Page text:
Tag: rant

Poor attendance record in the House of Lords?

I know my readers love a chart, and today I found some data I thought was begging for a good graphing. It’s the attendance figures for the House of Lords found in a report entitled “Members Leaving the House” – found at the bottom of this article. The motivation for the report is to explore the idea of retirement for peers, something some peers are seeking regardless of any other changes taking place. A secondary motivation is that there is wider reform of the House of Lords proposed, and one of the issues is that the new House is envisaged, ultimately to have substantially fewer members – this type of discussion informs how that transition might be achieved.

The report contains a set of tables for the last five years indicating the fraction of sessions which peers attended broken down into groups:

  • Attended 75% or more sessions
  • 50% to 74%
  • 25% to 49%
  • 10% to 24%
  • Attended at least once but less than 10%
  • Zero attendance

This is what the data looks like:


To give some idea of scale: across the period shown here the total number of peers decreased from 777 to 741, the average number of sessions in a year was 140, this latter figure means that a peer attending “less than 10% of sessions” was attending less than twice. It compares with the number of working days in the year of approximately 240 (48*5 day weeks). Nearly 20% of peers attend a session in the House of Lords only once or twice a year.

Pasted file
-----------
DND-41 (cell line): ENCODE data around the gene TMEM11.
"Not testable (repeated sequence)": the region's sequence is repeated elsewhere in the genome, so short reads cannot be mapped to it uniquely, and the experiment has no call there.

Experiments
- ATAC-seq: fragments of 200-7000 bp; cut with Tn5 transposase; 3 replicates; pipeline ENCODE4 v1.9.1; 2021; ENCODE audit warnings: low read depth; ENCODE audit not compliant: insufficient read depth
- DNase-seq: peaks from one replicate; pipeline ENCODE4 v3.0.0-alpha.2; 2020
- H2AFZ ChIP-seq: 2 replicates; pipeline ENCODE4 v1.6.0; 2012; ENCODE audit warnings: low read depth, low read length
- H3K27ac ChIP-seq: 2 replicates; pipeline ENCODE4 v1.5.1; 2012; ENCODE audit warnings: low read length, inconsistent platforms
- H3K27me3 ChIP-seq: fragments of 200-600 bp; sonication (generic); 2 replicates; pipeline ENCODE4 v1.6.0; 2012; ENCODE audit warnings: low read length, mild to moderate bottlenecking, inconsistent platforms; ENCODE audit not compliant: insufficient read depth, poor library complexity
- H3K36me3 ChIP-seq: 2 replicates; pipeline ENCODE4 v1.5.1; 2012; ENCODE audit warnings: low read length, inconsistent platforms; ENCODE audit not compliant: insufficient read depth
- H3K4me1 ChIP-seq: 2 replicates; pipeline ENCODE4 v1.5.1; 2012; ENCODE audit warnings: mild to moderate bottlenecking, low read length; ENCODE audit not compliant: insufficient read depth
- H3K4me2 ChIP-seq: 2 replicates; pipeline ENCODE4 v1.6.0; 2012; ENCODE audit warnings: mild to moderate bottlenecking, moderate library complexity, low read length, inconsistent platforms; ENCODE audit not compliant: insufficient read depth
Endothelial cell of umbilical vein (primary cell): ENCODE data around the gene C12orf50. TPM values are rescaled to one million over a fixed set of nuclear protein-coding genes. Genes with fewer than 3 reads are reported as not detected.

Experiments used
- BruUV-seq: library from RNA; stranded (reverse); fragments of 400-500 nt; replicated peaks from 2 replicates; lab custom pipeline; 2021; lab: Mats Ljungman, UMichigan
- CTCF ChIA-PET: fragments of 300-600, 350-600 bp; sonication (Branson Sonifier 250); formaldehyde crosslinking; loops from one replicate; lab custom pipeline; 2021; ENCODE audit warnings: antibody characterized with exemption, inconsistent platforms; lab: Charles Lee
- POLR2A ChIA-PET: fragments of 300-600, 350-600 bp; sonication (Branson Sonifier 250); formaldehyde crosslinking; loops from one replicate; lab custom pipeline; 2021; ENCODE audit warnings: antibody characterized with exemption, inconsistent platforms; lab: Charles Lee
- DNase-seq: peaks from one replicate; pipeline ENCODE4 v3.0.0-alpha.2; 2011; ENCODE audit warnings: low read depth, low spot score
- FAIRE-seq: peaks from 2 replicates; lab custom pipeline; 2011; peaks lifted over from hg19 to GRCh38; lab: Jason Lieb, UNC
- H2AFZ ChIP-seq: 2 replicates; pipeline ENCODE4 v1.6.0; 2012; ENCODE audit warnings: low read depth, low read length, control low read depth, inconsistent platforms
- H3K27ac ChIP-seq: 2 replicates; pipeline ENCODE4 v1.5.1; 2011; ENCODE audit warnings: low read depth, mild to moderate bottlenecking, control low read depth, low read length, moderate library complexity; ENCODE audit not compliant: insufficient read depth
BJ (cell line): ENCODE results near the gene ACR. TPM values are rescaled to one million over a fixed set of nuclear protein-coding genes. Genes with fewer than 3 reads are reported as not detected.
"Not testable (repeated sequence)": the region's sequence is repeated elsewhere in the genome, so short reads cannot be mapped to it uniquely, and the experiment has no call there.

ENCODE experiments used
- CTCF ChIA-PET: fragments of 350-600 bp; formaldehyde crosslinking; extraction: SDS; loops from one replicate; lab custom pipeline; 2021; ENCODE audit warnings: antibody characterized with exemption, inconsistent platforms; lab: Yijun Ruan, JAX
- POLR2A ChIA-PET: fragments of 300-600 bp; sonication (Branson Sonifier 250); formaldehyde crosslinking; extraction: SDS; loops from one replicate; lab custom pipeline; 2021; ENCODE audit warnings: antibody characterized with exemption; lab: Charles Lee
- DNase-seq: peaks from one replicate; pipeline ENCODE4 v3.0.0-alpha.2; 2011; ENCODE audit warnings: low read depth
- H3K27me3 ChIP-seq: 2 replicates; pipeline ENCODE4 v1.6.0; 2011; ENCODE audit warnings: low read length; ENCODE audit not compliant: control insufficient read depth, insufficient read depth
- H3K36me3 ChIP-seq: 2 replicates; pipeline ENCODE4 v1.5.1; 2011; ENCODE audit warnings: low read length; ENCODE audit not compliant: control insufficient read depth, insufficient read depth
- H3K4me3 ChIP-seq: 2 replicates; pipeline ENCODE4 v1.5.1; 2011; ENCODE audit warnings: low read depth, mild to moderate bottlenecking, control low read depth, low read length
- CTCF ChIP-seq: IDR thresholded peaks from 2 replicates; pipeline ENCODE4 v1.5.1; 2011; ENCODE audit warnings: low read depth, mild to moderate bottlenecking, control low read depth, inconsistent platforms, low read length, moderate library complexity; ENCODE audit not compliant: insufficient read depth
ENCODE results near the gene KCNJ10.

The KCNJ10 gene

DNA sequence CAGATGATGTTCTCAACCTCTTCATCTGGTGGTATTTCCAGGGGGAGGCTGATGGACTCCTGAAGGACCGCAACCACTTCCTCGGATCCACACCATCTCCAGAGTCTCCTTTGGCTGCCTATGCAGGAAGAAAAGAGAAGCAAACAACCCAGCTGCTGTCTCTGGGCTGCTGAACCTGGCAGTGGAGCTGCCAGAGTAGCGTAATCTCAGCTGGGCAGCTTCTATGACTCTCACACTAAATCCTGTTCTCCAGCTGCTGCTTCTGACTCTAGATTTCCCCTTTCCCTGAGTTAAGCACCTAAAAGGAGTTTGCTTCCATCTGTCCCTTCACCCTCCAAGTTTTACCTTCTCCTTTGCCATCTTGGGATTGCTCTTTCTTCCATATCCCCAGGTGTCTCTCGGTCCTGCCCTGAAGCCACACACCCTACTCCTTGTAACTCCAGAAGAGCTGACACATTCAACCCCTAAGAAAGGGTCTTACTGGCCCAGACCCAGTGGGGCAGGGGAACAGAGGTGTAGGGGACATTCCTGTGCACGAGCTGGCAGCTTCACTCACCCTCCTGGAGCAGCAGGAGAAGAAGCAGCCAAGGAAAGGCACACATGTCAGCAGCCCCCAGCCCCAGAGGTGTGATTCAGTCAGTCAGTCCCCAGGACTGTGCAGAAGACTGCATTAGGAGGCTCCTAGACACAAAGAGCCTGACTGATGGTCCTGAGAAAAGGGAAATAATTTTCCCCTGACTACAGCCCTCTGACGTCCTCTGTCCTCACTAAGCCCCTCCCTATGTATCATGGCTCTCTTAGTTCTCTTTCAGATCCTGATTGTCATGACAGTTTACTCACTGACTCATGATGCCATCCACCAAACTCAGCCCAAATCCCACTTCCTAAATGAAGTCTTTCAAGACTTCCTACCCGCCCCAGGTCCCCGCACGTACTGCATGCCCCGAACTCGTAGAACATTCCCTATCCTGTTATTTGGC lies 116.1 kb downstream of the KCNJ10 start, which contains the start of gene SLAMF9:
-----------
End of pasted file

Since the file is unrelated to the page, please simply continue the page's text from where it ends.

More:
Being a member of the House of Lords isn’t a proper job, it does not attract a salary, although peers may claim a subsistence and office allowance of up to £26,000 per year. In this sense we should not anticipate the levels of attendance achieved by those working “normally”. Some of the peers will be paid as government or opposition working peers. However, peers do have a direct effect on the laws the country makes and turning up twice a year (which is all 20% of them achieve) does suggest a fairly low degree of interest – if I did something twice a year I wouldn’t even consider it a hobby, I go to the dentist more often!